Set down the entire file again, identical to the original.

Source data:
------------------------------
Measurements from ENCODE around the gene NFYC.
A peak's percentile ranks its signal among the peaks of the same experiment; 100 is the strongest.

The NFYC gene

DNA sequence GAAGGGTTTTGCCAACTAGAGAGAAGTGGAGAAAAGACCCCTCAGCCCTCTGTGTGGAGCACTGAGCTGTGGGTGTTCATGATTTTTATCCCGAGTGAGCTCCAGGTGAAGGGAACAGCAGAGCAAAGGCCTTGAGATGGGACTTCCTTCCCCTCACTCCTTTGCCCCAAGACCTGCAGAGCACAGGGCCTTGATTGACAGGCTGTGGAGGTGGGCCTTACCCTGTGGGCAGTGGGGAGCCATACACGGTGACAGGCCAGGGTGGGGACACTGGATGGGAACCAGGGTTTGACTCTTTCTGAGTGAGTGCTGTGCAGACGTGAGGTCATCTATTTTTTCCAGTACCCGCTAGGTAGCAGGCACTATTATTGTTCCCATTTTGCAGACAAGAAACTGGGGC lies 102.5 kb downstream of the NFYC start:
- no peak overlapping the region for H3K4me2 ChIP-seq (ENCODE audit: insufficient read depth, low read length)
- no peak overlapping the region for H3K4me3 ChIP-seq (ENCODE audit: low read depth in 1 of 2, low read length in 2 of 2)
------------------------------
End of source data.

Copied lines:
Measurements from ENCODE around the gene NFYC.
A peak's percentile ranks its signal among the peaks of the same experiment; 100 is the strongest.

The NFYC gene

DNA sequence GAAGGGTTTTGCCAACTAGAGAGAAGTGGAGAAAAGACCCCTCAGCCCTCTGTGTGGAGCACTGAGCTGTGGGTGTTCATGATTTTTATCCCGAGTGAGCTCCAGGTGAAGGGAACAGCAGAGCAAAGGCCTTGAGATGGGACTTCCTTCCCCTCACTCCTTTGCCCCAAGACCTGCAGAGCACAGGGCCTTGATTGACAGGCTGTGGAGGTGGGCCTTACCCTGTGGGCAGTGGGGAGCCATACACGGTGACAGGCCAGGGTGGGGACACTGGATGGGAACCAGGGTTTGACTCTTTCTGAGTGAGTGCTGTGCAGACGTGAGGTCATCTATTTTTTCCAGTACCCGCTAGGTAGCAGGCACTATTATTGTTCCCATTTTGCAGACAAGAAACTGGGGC lies 102.5 kb downstream of the NFYC start:
- no peak overlapping the region for H3K4me2 ChIP-seq (ENCODE audit: insufficient read depth, low read length)
- no peak overlapping the region for H3K4me3 ChIP-seq (ENCODE audit: low read depth in 1 of 2, low read length in 2 of 2)